Seagate has recently published a preview of its next generation product hard drive lineup that utilize heat-assisted magnetic recording (HAMR) technology. A company roadmap indicates that the first commercial release of 32 TB capacity HAMR Mach 2 drives is penciled in for a Q3 2023 window, with a short hop to increased storage (40 TB) models predicted for launch in 2024. Seagate is also expected to release 24 TB and 28 TB capacity HDDs - based on the older perpendicular magnetic recording (PMR) technology - at some point in the near future. Technology news outlets anticipate that these two product ranges will co-exist for a while, until Seagate decides to favor its more advanced thermal magnetic storage solution. A lucky data center client has been getting hands-on time with evaluation HAMR hardware, as reported in late April
. Seagate has since supplied other enterprise customers with unspecified HAMR HDD models.
Executives at Seagate have been openly discussing their HAMR products - destined to sit in new Corvault server equipment. Gianluca Romano, the company's chief financial officer, mentioned several models during a presentation at the Bank of America 2023 Global Technology conference: "When you go to HAMR, our 32-terabyte (model) is based on 10 disks and 20 heads. So same number of disks and head of the current 20-terabyte PMR...So all the increase is coming through areal density. The following one, 40-terabyte, still (has) the same 10 disks and 20 heads. And also the 50 (TB model), we said at our earnings release, in our lab, we are already running individual disk at 5 terabytes."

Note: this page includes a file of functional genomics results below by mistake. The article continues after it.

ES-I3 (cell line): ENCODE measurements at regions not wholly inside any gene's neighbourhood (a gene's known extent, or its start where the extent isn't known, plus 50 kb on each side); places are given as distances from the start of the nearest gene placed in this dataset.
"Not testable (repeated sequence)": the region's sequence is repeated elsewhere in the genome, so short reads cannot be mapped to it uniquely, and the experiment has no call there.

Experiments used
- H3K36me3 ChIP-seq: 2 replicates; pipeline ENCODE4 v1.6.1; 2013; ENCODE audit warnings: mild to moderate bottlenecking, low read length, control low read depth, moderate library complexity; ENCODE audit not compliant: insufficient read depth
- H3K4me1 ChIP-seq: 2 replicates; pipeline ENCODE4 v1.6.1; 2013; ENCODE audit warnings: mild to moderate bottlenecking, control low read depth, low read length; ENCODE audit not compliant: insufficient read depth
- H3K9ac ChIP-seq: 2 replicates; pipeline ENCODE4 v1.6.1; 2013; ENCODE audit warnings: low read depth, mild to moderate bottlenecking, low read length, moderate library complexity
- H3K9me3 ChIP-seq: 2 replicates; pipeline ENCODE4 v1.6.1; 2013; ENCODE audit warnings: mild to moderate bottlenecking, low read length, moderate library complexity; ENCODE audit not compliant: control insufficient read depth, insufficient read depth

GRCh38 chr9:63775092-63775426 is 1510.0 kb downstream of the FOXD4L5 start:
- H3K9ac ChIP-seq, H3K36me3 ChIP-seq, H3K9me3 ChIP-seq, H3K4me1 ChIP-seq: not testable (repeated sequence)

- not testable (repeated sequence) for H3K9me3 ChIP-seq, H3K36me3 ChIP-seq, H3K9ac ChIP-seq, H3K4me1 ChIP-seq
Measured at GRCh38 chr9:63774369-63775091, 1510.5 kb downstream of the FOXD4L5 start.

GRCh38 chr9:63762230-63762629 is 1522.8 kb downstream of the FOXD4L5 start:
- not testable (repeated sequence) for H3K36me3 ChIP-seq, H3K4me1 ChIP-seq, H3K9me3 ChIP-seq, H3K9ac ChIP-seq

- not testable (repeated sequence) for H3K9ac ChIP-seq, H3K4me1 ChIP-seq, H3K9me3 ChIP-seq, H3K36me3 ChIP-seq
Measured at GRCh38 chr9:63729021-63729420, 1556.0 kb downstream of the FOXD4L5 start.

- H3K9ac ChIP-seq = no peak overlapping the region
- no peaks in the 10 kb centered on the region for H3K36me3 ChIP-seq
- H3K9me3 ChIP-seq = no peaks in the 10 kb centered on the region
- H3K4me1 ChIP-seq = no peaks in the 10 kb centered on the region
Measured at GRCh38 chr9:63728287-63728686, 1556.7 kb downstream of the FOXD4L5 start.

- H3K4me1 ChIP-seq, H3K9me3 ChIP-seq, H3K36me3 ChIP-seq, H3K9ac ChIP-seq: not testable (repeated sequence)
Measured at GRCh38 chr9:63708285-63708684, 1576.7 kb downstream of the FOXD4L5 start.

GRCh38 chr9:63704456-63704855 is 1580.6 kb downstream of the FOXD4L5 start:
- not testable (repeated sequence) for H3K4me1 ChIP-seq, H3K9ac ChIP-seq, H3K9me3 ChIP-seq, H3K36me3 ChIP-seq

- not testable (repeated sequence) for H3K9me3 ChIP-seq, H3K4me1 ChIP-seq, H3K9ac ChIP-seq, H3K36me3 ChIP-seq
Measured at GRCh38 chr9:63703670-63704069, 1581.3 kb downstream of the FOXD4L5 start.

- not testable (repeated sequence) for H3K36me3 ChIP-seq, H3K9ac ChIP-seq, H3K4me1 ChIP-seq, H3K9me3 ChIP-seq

He continues to outline the cost benefit of producing these hard disk drives: "So we can increase capacity by a lot without increasing the cost per unit because it's the same bill of material. So that will give the industry and Seagate in particular, because we are not the first adopter, to have a cost reduction and to maybe give some of that cost reduction to our customers, not to improve their TCO, we want them to be successful, but not all. In the past, the vast majority of the cost was passed to customers. I think HAMR will give us opportunity to still provide a good total cost of ownership (TCO) to the customer, but keep a good part of that cost improvement into Seagate and therefore, improve the gross margin. That is the main focus, the main strategy of the company and why we spend so much money in developing HAMR."
Romano proposes that Seagate will ultimately profit from their new endeavor, alongside a small saving for clients: "That is another good advantage of HAMR. If you think 40-terabyte based on 10 disks and 20 heads, there are probably only one segment that will use 40 terabytes at their point. So it's only the cloud. The other segments of enterprise OEM probably will be in the 30 terabytes, video and image application will be in the 20 terabytes and other legacy products will be lower. But you can see, for example, in the video and image application, they could have a 20-terabyte with 5 disks and 10 heads. So this drive will basically compete with a traditional drive with 10 disks and 20 heads. So it's a huge difference in bill of material, a huge difference in cost. Again, it's not that we need to give all that cost to customers. We give a little bit of that cost benefit to customers. And the rest of the benefit should stay with Seagate and, again, improving our gross margin at very different capacity points using the new technology."
Storage needed for businesses continues to increase and most of the companies still use mechanical hard drivers.